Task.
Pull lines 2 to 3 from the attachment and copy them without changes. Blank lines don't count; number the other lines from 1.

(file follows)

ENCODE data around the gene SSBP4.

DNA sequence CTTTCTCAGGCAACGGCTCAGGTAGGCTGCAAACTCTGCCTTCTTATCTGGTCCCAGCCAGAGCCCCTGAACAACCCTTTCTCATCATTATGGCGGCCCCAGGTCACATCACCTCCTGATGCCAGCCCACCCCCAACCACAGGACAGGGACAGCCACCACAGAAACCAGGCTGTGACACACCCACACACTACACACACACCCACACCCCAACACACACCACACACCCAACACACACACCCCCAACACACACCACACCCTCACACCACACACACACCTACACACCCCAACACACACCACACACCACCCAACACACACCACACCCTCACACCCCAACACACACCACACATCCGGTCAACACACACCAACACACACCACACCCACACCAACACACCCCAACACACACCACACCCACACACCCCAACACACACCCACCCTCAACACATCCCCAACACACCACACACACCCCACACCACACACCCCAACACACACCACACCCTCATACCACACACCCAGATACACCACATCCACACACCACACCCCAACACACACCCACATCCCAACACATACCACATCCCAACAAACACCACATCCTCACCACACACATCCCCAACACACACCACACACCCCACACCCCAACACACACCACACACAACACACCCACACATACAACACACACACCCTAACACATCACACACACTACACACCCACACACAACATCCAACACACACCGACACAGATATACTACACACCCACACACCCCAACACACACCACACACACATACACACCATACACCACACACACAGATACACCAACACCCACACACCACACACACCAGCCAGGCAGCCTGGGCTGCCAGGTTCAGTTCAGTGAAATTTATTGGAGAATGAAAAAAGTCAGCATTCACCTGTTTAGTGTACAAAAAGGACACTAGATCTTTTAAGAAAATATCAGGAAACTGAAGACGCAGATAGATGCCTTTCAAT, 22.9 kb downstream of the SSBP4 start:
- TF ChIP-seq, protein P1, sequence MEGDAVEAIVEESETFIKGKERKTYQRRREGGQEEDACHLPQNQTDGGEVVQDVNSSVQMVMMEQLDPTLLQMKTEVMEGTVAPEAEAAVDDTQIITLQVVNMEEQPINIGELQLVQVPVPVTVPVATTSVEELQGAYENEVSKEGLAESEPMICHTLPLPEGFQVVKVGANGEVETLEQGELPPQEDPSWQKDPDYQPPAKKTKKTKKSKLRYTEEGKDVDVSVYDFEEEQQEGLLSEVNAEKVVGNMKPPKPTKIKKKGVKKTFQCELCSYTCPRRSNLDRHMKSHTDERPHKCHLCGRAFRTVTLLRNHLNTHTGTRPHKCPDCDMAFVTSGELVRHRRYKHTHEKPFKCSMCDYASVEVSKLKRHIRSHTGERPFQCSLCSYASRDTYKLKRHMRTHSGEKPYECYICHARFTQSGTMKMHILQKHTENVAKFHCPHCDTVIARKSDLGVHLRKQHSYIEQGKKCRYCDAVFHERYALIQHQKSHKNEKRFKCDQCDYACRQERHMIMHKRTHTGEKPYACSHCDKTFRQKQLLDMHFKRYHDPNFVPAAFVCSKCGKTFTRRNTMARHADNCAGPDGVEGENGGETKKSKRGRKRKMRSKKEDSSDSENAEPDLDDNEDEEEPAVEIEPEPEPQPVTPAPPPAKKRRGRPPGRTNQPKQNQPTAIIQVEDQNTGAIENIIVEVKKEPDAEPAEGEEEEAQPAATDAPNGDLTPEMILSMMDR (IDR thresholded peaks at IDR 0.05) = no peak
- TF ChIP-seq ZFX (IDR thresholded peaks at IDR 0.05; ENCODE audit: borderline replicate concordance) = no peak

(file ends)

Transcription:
DNA sequence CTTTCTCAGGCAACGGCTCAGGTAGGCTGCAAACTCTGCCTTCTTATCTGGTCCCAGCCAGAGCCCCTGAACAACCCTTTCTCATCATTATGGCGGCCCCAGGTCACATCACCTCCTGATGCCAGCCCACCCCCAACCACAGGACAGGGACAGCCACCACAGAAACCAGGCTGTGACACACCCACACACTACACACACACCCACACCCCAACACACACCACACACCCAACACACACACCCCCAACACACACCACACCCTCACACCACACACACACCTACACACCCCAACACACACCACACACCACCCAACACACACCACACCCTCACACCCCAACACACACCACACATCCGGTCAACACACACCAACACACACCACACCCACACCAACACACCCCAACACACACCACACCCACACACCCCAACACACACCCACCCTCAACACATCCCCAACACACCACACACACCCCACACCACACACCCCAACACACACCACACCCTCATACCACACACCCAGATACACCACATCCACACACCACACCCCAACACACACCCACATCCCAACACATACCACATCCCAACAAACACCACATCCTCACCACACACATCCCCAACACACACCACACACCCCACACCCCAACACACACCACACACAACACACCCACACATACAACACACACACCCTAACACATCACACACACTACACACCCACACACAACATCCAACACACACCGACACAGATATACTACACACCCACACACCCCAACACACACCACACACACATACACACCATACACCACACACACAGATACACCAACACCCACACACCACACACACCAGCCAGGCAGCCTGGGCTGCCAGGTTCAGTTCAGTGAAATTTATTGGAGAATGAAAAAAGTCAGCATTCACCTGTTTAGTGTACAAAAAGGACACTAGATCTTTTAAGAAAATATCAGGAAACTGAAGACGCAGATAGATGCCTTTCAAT, 22.9 kb downstream of the SSBP4 start:
- TF ChIP-seq, protein P1, sequence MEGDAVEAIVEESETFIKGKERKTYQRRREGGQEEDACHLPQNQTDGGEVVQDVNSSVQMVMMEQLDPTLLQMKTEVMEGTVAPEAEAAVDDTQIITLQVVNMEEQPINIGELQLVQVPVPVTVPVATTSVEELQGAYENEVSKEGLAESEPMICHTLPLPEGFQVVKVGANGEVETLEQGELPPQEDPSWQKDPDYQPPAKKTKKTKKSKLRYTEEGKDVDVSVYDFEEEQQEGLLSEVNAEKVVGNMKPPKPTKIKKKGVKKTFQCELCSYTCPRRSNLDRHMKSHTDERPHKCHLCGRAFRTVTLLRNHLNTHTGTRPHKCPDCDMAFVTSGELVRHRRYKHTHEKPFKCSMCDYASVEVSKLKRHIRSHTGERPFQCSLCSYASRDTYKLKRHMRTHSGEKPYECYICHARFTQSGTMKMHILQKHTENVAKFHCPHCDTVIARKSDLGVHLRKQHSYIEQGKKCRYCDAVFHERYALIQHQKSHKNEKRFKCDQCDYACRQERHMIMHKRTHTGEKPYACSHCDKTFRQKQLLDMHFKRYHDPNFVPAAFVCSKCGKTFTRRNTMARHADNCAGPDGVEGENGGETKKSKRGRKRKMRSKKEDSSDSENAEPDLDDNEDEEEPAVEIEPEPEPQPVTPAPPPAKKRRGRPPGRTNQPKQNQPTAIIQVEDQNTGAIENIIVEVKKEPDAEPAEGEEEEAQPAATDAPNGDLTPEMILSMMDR (IDR thresholded peaks at IDR 0.05) = no peak